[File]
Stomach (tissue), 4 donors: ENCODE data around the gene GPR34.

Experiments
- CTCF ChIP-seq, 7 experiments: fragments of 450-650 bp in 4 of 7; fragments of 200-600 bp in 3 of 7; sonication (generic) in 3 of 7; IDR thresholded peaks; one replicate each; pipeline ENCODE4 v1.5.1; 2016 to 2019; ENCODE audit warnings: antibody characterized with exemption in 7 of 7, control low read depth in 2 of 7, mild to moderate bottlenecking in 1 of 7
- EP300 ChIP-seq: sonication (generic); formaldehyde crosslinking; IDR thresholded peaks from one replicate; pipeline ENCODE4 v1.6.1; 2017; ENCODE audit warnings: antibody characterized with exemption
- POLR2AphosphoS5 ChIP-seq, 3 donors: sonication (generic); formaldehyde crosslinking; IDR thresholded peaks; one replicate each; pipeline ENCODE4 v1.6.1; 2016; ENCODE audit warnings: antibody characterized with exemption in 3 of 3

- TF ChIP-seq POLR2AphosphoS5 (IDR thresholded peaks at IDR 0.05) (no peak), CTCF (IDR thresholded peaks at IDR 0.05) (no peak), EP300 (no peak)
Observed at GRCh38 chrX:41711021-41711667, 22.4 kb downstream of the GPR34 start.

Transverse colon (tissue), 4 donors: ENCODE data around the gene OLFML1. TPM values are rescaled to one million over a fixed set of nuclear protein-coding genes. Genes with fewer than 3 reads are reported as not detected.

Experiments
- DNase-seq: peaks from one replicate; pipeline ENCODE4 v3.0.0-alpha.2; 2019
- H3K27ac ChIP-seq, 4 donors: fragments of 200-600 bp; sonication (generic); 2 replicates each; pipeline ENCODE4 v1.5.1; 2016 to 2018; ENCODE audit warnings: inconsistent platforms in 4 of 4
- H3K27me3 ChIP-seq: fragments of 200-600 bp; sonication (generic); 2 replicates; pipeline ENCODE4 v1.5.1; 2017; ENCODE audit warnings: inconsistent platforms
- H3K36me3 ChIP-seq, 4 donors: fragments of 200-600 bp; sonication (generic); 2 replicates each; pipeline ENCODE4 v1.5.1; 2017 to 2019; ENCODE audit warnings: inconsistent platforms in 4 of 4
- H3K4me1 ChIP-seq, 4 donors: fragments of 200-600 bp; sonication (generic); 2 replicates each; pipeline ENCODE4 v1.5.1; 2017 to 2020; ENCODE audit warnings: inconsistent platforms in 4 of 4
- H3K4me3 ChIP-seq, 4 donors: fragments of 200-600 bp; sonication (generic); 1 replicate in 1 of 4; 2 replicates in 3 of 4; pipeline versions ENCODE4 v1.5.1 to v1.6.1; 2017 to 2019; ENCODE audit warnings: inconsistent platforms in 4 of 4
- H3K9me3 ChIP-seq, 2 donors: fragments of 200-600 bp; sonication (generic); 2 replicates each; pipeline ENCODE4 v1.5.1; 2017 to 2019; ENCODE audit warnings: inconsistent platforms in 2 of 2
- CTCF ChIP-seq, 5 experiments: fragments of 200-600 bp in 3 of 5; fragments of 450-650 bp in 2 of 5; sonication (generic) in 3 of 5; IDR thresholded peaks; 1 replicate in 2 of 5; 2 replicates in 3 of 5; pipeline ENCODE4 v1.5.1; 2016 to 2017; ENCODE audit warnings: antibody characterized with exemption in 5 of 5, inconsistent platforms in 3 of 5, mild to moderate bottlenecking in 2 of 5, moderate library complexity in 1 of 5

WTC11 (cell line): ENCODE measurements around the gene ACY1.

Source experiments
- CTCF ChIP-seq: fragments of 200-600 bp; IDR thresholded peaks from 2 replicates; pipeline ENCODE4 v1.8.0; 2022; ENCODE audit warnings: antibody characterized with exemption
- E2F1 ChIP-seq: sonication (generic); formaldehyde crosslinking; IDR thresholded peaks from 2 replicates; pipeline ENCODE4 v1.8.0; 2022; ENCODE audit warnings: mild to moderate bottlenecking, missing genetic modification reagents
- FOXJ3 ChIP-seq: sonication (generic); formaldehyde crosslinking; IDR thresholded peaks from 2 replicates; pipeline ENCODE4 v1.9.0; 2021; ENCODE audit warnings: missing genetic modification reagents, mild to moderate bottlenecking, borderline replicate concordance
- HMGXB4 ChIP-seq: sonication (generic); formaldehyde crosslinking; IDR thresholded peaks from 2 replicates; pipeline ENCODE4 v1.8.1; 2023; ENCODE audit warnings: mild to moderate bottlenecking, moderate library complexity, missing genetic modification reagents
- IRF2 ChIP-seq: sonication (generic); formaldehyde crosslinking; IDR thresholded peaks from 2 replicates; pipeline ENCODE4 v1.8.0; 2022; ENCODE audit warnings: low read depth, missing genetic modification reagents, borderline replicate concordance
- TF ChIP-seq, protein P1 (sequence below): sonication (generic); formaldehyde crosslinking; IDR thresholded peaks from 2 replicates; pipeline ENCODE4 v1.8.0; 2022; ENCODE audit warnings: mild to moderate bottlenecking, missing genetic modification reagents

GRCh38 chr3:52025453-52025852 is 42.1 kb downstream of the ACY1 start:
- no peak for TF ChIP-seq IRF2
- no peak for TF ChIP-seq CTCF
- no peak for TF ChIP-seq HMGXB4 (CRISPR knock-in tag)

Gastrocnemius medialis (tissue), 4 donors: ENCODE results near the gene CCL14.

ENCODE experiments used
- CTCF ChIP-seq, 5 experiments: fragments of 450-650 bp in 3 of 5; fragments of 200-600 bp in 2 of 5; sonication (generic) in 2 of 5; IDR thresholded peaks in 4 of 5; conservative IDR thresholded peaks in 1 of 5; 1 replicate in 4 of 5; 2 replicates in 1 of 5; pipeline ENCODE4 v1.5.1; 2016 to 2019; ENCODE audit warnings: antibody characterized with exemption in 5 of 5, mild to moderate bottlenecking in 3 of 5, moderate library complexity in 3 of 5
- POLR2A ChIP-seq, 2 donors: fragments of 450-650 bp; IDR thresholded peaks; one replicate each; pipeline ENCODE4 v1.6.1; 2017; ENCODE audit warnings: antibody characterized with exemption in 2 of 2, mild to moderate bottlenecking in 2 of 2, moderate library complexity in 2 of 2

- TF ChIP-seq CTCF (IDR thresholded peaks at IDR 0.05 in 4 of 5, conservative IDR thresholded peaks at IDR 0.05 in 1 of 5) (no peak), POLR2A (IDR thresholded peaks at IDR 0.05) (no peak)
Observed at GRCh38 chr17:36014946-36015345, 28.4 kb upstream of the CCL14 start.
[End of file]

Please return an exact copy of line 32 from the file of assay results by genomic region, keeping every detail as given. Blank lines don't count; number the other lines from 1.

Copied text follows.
- CTCF ChIP-seq, 5 experiments: fragments of 450-650 bp in 3 of 5; fragments of 200-600 bp in 2 of 5; sonication (generic) in 2 of 5; IDR thresholded peaks in 4 of 5; conservative IDR thresholded peaks in 1 of 5; 1 replicate in 4 of 5; 2 replicates in 1 of 5; pipeline ENCODE4 v1.5.1; 2016 to 2019; ENCODE audit warnings: antibody characterized with exemption in 5 of 5, mild to moderate bottlenecking in 3 of 5, moderate library complexity in 3 of 5